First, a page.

Norman C. Hunt passed away the day after his 81st birthday, on the afternoon of Aug. 25, 2023, at the Sussman House in Rockport, after a long period of declining health.
Norman was born in his parent’s farmhouse on Aug. 24, 1942, in Newcastle. As a young boy, he grew up on a small dairy farm with five brothers. He was involved in 4-H, and as a teenager he went to the national farm tractor driving championships.
Even at a young age, Norman was active in his community. He attended Lincoln Academy, graduating as president of his class of 1961, and winning the Achievement Cup for his class. He pursued a B.A. degree in mathematics at Nasson College and was also president of his class three out of four years.
After college, Norman had plans to go to work for IBM in Alaska. In the summer after he graduated college, he became passionate about working with his father in a small sawmill, selling building materials in Midcoast Maine, located on the current day Main Street Grocery and Hancock property in Damariscotta. Over the next 15 years he helped build one of the largest lumber companies in Maine, Hunt Brothers Inc., with two sawmills and eventually three retail stores.
Norman was very active in politics and local government. In the ‘60s, ‘70s and ‘80s, he supported the Lincoln Democratic Party. He was known for hosting Democratic county lobster bakes. In the 1970s, he was invited by President Jimmy Carter to go to Washington, D.C. to speak on economic conditions of the time. In 1983, Norman won an award for economic forecasting for the years of 1984-1985 from State Street Bank in Boston.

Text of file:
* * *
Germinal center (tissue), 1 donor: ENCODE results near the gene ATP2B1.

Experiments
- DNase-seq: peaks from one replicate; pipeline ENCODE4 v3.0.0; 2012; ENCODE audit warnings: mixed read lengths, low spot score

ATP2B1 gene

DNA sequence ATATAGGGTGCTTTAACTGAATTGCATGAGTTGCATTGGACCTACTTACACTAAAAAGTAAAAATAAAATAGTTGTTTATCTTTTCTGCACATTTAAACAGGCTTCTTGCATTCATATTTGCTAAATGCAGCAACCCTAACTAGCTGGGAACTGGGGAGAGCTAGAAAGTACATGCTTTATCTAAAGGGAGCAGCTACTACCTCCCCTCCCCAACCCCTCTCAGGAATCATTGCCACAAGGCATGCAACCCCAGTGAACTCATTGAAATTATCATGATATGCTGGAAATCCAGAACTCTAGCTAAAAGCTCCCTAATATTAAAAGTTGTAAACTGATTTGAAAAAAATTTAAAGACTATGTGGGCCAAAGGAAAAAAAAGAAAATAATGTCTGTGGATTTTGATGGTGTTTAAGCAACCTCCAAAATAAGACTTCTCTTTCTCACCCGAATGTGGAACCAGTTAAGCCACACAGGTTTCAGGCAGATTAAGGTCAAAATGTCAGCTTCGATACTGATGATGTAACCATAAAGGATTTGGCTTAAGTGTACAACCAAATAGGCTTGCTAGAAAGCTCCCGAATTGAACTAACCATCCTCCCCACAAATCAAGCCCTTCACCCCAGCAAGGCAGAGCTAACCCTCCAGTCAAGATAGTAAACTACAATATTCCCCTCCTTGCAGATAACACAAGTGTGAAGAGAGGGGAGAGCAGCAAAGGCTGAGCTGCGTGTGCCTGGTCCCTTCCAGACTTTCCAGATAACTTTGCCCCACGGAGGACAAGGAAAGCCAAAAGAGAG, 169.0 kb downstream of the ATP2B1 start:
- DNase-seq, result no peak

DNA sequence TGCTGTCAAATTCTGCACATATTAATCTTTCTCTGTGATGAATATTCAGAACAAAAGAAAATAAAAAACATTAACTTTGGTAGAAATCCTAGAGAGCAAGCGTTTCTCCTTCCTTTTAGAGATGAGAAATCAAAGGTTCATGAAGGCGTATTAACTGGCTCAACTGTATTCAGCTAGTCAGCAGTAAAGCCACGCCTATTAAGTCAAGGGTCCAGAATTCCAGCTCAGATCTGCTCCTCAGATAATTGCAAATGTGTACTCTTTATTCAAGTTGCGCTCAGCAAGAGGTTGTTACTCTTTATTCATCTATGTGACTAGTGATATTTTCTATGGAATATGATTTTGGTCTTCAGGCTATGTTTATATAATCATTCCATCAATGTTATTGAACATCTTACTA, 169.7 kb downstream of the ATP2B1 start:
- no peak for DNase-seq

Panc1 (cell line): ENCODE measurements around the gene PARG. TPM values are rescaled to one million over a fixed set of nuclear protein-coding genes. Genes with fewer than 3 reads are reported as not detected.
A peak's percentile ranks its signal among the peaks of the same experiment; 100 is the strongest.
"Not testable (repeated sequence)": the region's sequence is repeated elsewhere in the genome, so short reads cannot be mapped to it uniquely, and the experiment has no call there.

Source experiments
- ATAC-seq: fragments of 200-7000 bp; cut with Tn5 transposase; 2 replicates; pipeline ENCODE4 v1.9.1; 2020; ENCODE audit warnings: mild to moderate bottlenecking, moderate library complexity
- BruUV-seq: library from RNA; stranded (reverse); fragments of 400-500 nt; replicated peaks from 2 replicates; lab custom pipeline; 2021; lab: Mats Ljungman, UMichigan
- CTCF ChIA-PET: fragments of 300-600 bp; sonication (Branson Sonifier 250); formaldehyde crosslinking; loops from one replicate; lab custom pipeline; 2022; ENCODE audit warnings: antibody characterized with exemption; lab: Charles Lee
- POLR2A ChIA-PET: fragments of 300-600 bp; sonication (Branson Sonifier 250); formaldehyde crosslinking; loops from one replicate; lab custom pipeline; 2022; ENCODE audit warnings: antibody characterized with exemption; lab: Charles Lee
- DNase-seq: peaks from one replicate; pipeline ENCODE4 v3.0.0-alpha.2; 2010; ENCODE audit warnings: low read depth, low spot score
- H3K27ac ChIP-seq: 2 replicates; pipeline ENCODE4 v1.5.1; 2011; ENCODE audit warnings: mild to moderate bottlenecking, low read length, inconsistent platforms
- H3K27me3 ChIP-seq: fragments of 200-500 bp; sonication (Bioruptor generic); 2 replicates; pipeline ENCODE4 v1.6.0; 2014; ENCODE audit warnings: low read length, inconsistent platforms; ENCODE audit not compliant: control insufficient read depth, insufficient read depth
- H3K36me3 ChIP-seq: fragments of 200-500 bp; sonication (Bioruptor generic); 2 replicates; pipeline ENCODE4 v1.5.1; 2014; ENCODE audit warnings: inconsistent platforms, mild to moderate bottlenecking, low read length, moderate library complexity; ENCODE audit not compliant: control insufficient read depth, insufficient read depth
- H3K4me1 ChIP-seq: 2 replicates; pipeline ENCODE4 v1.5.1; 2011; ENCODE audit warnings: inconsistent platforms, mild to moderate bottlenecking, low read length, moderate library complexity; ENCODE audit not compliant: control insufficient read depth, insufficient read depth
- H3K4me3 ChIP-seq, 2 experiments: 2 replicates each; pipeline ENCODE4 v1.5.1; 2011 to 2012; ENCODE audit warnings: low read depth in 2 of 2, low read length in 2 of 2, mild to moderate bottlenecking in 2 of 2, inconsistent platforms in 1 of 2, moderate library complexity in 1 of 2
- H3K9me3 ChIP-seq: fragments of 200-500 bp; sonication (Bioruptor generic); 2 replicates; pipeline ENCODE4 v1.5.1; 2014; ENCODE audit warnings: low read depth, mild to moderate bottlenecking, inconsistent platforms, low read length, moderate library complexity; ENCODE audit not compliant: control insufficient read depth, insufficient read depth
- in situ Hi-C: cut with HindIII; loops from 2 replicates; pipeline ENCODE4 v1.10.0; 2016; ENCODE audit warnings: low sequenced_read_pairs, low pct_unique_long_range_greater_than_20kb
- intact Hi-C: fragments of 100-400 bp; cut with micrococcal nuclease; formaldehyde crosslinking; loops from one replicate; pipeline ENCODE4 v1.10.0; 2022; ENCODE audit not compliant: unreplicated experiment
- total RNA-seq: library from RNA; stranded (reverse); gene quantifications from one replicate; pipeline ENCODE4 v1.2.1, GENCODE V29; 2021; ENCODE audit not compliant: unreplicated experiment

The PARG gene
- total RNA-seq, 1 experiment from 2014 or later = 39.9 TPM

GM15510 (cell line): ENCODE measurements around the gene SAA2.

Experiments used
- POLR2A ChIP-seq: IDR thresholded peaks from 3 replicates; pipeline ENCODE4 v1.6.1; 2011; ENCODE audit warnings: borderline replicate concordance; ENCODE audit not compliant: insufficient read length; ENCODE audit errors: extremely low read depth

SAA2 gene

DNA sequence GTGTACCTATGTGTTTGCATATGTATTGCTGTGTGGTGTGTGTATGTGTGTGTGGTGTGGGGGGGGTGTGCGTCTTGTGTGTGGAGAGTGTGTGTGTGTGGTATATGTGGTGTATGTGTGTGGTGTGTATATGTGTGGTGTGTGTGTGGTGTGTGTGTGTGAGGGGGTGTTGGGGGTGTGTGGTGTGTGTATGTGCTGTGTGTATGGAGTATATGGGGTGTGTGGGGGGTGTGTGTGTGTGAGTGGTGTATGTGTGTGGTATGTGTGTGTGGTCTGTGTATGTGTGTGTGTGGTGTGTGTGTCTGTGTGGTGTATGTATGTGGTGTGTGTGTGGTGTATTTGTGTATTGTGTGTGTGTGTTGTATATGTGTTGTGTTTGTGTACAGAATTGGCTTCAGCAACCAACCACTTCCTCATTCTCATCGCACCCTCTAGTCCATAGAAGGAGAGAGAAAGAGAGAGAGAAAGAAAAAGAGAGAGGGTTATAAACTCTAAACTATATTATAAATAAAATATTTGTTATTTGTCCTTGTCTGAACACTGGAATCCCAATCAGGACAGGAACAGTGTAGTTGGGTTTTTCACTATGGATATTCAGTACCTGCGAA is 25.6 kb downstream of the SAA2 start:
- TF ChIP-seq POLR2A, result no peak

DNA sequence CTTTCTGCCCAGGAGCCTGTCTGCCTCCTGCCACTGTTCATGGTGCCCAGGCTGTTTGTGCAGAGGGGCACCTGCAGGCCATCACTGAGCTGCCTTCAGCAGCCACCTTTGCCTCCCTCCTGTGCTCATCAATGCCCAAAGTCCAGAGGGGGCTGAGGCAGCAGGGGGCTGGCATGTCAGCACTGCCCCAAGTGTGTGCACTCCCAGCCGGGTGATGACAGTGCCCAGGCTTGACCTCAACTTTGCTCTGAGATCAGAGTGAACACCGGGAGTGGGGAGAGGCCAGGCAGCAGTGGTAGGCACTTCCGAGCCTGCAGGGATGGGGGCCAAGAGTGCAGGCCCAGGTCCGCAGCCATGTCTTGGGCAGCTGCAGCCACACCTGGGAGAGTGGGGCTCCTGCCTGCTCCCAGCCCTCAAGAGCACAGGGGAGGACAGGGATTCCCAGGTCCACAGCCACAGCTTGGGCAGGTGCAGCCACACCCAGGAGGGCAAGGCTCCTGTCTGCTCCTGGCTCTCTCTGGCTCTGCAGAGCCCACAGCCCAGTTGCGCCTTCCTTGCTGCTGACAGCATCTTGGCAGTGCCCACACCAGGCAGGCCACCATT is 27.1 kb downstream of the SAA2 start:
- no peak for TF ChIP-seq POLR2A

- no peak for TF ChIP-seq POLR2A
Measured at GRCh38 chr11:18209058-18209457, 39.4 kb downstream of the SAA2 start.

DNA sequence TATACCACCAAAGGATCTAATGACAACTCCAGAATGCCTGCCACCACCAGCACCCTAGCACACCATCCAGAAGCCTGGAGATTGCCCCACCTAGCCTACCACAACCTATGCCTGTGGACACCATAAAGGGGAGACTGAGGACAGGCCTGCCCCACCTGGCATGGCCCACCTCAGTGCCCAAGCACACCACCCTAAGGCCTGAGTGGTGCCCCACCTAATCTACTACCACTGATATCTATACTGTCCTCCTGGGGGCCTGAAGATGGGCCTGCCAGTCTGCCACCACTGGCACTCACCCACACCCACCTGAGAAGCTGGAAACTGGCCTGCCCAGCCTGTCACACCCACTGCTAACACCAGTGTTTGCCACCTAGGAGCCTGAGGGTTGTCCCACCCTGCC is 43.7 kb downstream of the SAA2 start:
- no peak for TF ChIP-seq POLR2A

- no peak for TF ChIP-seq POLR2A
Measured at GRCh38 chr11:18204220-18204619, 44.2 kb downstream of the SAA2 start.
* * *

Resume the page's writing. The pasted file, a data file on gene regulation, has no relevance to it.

In 1970, Norman married Judith Pulsifer and had four children: Richard, Lisa, Susanne, and Robert. During this time, Norman earned an excellent reputation in the lumber-retail industry. He was a founder of Damariscotta Bank and Trust, as well as on the board of directors for Coastal Enterprises Inc. in Wiscasset. He served on the board of the Finance Authority of Maine, representing the interests of Maine’s forest industry. Norman served in countless other community boards and organizations, helping many people. He was initially on the Newcastle Fire Department, joined the Damariscotta Lions Club, and was a member of the Bunker Hill Grange.
By 1980, Norman took over one of the larger-sized pine mills previously owned by Dead River in Princeton, which had been providing 85 local jobs along with supporting logging and transportation in nearby small businesses in that area. In the fall of 1980, he moved his family to the mill site and proceeded to run both businesses, spending half his time in Princeton and the other half in Damariscotta. He used his pilot’s license to commute between the two places. In 1981, Norman left Hunt Brothers Inc. and stayed in Princeton full time to run Quoddy Lumber. Unfortunately, one year later, a devastating fire burnt the sawmill to the ground. Norman rebuilt a smaller sawmill on site with insurance from the original sawmill fire and ran it for several more years.
In 1984, Norman brought his family home to Newcastle. He and his wife started a new business on Center Street in Nobleboro, and in 1985 named it N.C. Hunt Inc. In 1989, Norman began construction on a new sawmill in Jefferson, using mill equipment from previous years with the help from his father, Eldon, and his youngest son, Robert. After the sawmill got up and running, he worked hard over the next few years building the business back up to two retail lumber yards, a sawmill, trucking, and excavation.